Since the Reaper forum has one thread for JS programming i thought it would be a good idea to have one here for plugin development.
Starting here you can find some great pieces of code which you can adapt to vcv rack:
Also you can share:
code optimization techniques - what is faster?
any snippets of code - that may be useful to future coders.
"dsp explained" notes - how does a filter work? how to do convolution?
any interesting dsp related articles - books and lectures.
There is a fantastic guide for writing efficient plugins from
This file has been truncated.
# Efficient Plugins
## The challenge
When most computer software is slow, the user needs to wait longer for the software to respond. But with real time audio systems like VCV Rack, slowness manifests differently. Typically everything is fine until enough things occur to slow down the audio calculations and the buffers underflow. The results are usually a sudden onset of pops, clicks, or missing audio.
When writing plugins for a real-time audio system like VCV Rack (or VST, Audio Unit, etc.) there is the additional complexity that the “system” is a collections of software from different authors with differing strengths and weaknesses.
One plugin that is a CPU hog, or otherwise misbehaves, can make the system click and pop. For the user it is very difficult to tell which plugin is the culprit. For this reasons, it’s very important that any plugins distributed to end users be well-behaved, and that they document any known issues.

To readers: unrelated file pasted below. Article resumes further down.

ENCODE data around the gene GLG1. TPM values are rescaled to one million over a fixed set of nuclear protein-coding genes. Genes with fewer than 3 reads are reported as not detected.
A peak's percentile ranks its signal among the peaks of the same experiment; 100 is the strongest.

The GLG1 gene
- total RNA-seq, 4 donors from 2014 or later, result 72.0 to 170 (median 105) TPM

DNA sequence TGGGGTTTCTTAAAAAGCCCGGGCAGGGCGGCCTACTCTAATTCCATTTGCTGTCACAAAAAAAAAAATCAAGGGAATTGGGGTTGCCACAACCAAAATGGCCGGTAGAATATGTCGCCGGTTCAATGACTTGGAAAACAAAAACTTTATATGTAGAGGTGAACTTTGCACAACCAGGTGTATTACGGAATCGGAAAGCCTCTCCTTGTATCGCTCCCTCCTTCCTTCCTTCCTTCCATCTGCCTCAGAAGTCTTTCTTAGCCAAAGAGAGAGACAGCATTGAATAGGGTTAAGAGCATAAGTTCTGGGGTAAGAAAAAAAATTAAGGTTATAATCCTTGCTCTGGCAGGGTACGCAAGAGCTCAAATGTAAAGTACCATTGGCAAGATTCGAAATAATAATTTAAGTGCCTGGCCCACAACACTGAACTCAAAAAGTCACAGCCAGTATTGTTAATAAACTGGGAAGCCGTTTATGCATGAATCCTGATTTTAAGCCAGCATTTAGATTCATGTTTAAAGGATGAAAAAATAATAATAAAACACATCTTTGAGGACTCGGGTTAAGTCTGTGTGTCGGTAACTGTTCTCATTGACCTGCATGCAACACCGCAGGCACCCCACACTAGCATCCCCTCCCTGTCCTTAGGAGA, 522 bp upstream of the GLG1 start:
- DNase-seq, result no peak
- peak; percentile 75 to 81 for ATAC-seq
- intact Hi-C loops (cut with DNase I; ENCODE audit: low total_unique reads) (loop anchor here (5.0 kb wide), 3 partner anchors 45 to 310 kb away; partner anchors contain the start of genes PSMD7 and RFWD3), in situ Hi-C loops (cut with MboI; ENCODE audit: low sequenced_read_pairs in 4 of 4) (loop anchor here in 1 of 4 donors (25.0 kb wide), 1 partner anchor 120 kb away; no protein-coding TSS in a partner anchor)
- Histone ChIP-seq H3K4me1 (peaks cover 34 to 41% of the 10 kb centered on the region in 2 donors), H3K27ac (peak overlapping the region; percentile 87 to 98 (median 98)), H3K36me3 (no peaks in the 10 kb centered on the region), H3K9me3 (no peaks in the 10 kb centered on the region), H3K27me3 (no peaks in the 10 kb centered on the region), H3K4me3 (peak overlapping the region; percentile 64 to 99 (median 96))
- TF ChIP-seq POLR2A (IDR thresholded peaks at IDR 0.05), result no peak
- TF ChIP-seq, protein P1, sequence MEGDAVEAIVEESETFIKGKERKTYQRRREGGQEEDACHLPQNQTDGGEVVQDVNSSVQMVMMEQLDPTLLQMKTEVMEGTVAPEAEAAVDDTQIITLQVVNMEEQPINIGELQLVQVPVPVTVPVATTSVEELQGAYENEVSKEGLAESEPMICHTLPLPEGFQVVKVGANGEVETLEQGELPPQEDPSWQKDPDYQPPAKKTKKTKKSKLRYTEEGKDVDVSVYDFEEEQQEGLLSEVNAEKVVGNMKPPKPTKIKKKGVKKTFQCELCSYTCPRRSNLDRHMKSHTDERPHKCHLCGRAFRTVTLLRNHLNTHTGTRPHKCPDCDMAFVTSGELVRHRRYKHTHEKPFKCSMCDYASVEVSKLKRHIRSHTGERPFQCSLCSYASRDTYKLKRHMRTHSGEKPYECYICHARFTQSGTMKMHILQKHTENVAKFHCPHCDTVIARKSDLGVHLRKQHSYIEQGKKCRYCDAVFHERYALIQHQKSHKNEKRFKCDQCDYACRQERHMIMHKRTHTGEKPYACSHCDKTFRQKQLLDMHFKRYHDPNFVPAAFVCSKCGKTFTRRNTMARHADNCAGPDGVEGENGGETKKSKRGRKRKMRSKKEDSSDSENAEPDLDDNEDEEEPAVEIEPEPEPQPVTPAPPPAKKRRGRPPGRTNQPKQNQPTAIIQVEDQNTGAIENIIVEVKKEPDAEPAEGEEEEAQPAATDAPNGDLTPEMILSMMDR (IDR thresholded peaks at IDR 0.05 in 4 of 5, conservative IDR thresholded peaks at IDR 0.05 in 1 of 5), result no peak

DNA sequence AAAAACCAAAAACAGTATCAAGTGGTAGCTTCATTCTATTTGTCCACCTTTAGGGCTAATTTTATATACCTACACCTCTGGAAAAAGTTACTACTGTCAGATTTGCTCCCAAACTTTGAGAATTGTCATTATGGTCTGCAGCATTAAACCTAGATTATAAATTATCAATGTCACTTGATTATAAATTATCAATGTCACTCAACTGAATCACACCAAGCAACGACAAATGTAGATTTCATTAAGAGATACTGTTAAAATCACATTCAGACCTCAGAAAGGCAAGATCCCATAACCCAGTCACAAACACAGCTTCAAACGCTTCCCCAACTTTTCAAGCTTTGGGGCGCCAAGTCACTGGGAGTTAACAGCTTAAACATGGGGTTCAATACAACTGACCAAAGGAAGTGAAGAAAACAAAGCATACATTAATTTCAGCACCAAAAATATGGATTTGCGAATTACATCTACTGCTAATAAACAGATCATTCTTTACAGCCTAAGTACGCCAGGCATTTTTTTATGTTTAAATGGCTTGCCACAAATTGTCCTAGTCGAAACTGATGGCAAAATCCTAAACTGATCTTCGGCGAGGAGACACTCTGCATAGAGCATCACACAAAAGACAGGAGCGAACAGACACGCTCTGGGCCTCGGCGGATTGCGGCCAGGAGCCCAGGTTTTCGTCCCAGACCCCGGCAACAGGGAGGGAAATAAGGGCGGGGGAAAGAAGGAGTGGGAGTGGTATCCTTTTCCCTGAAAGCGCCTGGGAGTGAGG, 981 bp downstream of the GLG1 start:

## VCV Rack 1.0
Rack 1.0 will be multi-threaded, which means that most users will see a 3X increase in available CPU. That will allow many of today’s inefficient plugins to work without immediately causing pops and clicks. But that doesn’t mean we will be able to get away with inefficient plugin code. VCV users want to use that extra CPU power to make bigger patches that are more reliable. They don’t want us devs to use it ourselves to run our inefficient code.
## What causes buffer underflows
At the hardware level, most audio interfaces operate on buffers of audio data. The audio software does its processing, and delivers a buffer of audio to the interface. If the last buffer is still playing when the new one is delivered underflow will be avoided. If for some reason VCV Rack is not able to deliver a buffer of audio before the previous one has played, an underflow occurs, and the audio interface can’t play anymore.
Buffer size is settable by the user, and typically ranges from 64 samples to 512.
VCV 0.6 has a single-threaded audio engine. If there aren’t a lot of other programs running and competing for cores, that means VCV will have an entire CPU core to run audio processing.
There are three things that plugin software can do that will cause VCV to underflow:
Thanks for the shout-out!
There are two things I wish I could add to my (old) paper. First is the sin approximation that now comes with the sdk. The other is the SSE library built into the sdk which is especially useful for polyphonic modules. Unfortunately I not an expert in either area.
I was planning to write a paper explaining both the standard sin approximation, and the SSE version. I’ll move it up my list of priorities.
It’s not finished, but it’s more than half done:
Should be finished within the week.
Now completed. It covers:
the general idea of the algorithm
a step-by-step breakdown of the standard cephes implementation
a matching step-by-step breakdown of the SSE implementation
It’s intended for an audience that can already program in C.
WOW ! SUPER!
did you do also a speed comparison against sine LUTs ? (Various dimensions)
Harmonic distortions differentials ?
I’ve been using a linear interpolating LUT for… decades? But these approximations are pretty cool - I’d consider using them.
Hal Chamberlin inheritance !
Very informative paper David, thank you for putting this together!
In this section:
And because the sine curve is cyclical, anything to the right of 2π can be handled if we reduce x by modulo 2π
Shouldn’t the formula be:
\sin x= \sin(x - 2n\pi) ?
Also only require math that we learning when we were 10 years old.